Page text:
District attorneys are declining to defend controversial state and federal laws
Posted Mar 01, 2013 09:40 am CST
In Illinois, Cook County State’s Attorney Anita Alvarez declined last year to do one key aspect of her job: Defend the laws within her jurisdiction.
In court filings, Alvarez declined to defend the Illinois Marriage and Dissolution of Marriage Act, which defines marriage as between a man and a woman. New York City-based Lambda Legal and the American Civil Liberties Union of Illinois have opposed the marriage law. In their combined case, 25 Illinois couples filed suit against Cook County Clerk David Orr after being denied marriage licenses by his office, which is responsible for issuing marriage licenses in Chicago and its surrounding suburbs. The lawsuit asks a judge to overturn the marriage law. Illinois does allow same-sex civil unions. But the plaintiffs say they are challenging their exclusion from marriage and being relegated to the “inferior status” of civil unions.
Alvarez agreed with the plaintiffs that the gay marriage ban violates the Illinois Constitution’s equal protection clause. “I took an oath when I was sworn in to defend the constitution of the state of Illinois and I believe that’s what I’m doing,” Alvarez told the Associated Press. “I’m not going to defend something I believe is in violation of the constitution.”
Nor is Alvarez alone in choosing to abstain from pursuing or defending particular laws of one’s jurisdiction. In other parts of Illinois—as well as other states, and even in the federal government—prosecutors are making similar decisions and standing by them. For example, President Barack Obama told the Justice Department in 2011 to stop defending the constitutionality of the Defense of Marriage Act.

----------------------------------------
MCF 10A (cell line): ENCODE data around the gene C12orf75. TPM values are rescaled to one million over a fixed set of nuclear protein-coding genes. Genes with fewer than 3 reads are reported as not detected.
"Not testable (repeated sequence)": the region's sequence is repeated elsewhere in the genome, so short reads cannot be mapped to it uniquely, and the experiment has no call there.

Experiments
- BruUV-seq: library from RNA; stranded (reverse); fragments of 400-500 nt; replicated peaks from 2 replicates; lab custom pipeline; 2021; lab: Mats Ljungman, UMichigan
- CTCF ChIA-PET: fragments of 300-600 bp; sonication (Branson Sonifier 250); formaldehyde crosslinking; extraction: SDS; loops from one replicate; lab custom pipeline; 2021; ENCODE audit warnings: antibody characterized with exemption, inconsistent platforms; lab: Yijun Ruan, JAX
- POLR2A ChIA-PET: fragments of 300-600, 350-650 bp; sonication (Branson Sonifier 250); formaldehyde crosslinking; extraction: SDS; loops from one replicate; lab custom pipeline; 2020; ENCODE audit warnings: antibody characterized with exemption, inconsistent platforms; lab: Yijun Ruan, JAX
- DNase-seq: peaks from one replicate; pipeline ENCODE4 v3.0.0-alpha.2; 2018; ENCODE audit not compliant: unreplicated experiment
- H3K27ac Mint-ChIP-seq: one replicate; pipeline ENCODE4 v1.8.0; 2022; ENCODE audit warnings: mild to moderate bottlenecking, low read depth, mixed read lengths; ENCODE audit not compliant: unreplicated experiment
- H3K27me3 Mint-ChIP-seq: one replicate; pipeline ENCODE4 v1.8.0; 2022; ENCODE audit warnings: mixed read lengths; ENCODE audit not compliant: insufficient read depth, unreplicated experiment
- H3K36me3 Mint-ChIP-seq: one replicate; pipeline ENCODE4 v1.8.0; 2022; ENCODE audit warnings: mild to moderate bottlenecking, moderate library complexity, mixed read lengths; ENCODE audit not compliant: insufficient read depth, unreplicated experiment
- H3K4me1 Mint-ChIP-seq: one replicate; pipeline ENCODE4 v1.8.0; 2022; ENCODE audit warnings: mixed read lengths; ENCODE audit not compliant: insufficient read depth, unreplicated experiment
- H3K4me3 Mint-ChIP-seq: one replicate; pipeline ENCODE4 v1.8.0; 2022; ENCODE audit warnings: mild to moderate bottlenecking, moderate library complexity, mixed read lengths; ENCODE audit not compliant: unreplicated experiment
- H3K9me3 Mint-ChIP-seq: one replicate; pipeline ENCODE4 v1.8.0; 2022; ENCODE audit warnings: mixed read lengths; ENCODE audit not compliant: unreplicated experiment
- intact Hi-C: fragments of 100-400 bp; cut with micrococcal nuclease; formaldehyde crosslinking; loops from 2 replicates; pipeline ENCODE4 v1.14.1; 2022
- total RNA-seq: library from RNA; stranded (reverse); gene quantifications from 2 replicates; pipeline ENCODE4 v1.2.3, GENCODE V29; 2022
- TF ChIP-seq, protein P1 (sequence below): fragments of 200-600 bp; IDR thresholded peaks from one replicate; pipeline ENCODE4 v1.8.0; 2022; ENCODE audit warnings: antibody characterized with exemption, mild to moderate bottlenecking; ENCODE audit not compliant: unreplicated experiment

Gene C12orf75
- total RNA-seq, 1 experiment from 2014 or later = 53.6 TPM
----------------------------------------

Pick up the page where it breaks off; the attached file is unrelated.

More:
Since 1996, DOMA has allowed states to refuse to recognize same-sex marriages from another state. In addition, the law says the federal government does not recognize same-sex marriage, defining marriage for federal purposes as only between one man and one woman.
In response to the administration’s stance, the U.S. House of Representatives’ Bipartisan Legal Advisory Group agreed to defend DOMA. In United States v. Windsor, the U.S. Supreme Court will hear arguments this term about the group’s standing as well as other issues tied to DOMA.
DEGREES OF DISCRETION
Some legal ethics experts say that prosecutors are obligated to defend the laws of their jurisdiction. “A state’s attorney doesn’t get to pick and choose what laws she wants to prosecute,” says David A. Erickson, a retired justice of the Illinois Appellate Court and the director of the criminal litigation program at the Illinois Institute of Technology’s Chicago-Kent College of Law. “What if the state’s attorney was a person who doesn’t believe in hate crimes? You can’t just say I’m not going to enforce this law or defend it because I don’t believe in it or I don’t think so. That’s flat-out wrong.”
But R. Michael Cassidy, who teaches prosecutorial ethics at Boston College Law School, counters that a prosecutor facing the enforcement of a controversial law may actually have a duty to refuse the case. First off, Cassidy says, states generally have a definition of a prosecutor’s role and responsibilities. In Illinois, for example, the state’s attorney has a duty to defend the state constitution.
“You can’t really say the responsibility to defend statutes outweighs the responsibility to defend the constitution,” Cassidy says. “If they truly believe the statute violates the constitution, their responsibility to uphold the constitution trumps the duty to defend the statute.”
In addition, Rule 3.1 of the American Bar Association’s Model Rules of Professional Conduct, which Illinois has adopted, says that a lawyer shall not bring or defend a proceeding or assert or controvert an issue unless there’s a basis in law and fact.
“Essentially we don’t want lawyers asserting frivolous claims. It’s be-neath the dignity of the profession and wastes resources,” Cassidy says. “If a state’s attorney decides there is no reasonable likelihood of success, then they have an ethical responsibility not to defend the statute because such a defense would be frivolous.”